Senator Warren and the Minimum Wage

May God protect us from politicians who are completely ignorant of economics. Here is video from Foxnews in which Senator Warren wonders why the increase in worker productivity since 1960 hasn’t translated to a corresponding increase in the  minimum wage to $22 per hour.

She actually has a point, however you have to consider that a lot of that increase in productivity has been the result of increasing automation. We simply do not require as many people, whether on a factory floor or in an office, to get a job done. This allows resources,  including human resources to be allocated more efficiently but it doesn’t necessarily mean that each person’s labor is worth more and thus deserving of a higher wage. The other point to consider is beyond the actual numerical amount of a person’s salary is what that salary can actually purchase. A person making minimum wage today is, in many ways, far more prosperous than a comparable person in 1960 if you consider the advances in technology, etc. Consider that the laptop that I am writing this on costs about $300, an amount that is affordable enough to anyone who is in the middle class and even many people considered poor. How much would a computer have cost in 1960? A computer in 1960 was a device that filled a room and cost thousands of dollars. What about televisions? Even someone making minimum wage probably has a color television. I don’t think they even make black and white televisions anymore. Yet, that was all they had in 1960. A television in 2013 is of better quality in almost any way conceivable and yet is cheaper in terms of cost measured by the work needed to earn the amount to buy it (I know there is an economic term for this but I forgot what it is.) compared to a television in 1960. I could go on and on but you get the point.

So, what would happen if we did raise the minimum wage to $22 per hour. To start with, it wouldn’t be only people on minimum wage who would be getting an increase in pay. Normally when the minimum wage is increased, it doesn’t have much of an affect, as the one man noted, simply because not that many people actually make minimum wage. Even so there is a sort of rippling effect on wage scales, especially in unionized labor, which is why unions generally support increasing the minimum wage, even though their members may earn far more than that wage. An increase to $22 per hour would set the minimum wage above that of most hourly workers and the effects of such an increase would be more obvious and profound.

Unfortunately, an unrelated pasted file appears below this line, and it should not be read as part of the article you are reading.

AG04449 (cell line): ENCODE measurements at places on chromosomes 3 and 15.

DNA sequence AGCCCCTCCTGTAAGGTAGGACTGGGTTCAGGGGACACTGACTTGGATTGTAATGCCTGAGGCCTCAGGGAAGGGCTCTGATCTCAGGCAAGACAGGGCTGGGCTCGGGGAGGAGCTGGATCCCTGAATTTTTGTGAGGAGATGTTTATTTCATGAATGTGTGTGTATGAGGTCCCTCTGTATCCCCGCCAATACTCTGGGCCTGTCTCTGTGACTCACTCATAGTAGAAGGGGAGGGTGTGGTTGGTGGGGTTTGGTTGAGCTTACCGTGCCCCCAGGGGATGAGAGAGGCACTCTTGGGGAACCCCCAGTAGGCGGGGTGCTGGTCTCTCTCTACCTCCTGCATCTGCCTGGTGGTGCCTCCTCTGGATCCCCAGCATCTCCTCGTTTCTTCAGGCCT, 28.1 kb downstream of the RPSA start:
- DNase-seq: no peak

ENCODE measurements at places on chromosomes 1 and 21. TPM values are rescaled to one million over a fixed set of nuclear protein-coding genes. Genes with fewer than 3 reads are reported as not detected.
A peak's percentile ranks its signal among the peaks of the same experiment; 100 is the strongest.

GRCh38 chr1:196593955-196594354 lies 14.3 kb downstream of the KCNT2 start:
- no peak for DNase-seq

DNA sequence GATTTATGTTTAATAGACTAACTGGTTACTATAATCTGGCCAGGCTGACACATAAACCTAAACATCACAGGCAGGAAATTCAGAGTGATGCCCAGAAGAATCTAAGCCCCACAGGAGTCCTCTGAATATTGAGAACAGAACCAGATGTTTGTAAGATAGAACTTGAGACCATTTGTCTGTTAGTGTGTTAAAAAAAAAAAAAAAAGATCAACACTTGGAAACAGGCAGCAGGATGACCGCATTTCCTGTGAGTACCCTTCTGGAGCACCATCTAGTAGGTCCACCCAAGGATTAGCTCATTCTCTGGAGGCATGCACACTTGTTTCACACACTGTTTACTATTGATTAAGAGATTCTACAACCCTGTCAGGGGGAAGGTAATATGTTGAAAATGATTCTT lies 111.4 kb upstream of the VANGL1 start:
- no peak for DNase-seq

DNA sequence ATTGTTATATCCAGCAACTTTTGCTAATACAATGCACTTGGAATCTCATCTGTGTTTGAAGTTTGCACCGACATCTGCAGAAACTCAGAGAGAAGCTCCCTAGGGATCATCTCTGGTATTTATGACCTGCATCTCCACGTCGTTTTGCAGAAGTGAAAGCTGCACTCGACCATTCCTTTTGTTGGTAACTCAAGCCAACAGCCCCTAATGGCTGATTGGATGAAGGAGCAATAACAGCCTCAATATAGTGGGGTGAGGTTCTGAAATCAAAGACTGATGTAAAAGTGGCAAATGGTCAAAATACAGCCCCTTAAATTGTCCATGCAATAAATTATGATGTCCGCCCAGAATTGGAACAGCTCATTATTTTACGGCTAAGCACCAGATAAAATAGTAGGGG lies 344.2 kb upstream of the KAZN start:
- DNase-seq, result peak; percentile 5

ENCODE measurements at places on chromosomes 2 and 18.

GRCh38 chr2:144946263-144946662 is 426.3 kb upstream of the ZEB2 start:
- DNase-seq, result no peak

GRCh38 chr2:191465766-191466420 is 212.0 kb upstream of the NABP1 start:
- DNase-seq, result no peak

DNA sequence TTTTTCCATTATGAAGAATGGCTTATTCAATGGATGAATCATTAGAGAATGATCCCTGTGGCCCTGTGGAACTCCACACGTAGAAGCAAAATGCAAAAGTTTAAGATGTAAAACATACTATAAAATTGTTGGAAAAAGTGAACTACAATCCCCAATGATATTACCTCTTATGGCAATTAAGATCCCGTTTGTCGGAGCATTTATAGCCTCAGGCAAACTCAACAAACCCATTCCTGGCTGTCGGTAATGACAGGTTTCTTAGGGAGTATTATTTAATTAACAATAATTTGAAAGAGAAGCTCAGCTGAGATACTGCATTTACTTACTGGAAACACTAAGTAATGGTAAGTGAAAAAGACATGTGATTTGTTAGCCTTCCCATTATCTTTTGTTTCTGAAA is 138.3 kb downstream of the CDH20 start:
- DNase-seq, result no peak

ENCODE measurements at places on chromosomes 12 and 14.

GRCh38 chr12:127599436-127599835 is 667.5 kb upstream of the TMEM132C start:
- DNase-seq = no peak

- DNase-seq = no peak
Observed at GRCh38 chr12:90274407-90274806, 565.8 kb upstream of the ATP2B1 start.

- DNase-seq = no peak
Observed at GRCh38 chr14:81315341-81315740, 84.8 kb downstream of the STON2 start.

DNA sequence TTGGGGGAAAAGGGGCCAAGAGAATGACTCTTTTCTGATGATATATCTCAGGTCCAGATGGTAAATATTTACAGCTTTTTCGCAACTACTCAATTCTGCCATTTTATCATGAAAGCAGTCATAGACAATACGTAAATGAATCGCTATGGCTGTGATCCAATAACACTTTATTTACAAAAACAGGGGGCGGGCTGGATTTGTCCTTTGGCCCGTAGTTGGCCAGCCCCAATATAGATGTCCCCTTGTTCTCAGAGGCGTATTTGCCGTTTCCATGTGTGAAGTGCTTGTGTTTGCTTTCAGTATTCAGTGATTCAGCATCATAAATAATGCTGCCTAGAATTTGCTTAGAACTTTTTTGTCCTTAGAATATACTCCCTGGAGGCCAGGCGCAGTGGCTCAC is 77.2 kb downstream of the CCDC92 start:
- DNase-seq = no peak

What are the effects of raising the minimum wage? Any increase in wages, whether voluntary or not, is an increase in the cost of labor. the money to pay for that increase has to come from somewhere. Either employers must increase the price of their products, or they may choose to make do with fewer employees, either letting some workers go, or simply not hiring. Either way, the long term result is an increase in prices or unemployment, or both.

As I said, since not many people actually work for minimum wage, these effects may not be noticeable, except perhaps in long term trends. Still, the people most likely to be affected are unskilled laborers and young people just entering the job market. By making their labor more expensive and thus less attractive, any minimum wage tends to increase unemployment among precisely those people it is intended to help. An increase in the minimum wage to $22 per hour would probably increase unemployment to depression levels, and cause a temporary surge in inflation.

I hope that answers Senator Warren’s questions, not that she is ever likely to read this, or pay attention to anything I have to say, even if by chance she stumbles across this blog. I wonder if it would be possible to amend the constitution to require that every member of Congress be required to take Economics 101. But then, no Democrat could ever be elected to Congress.

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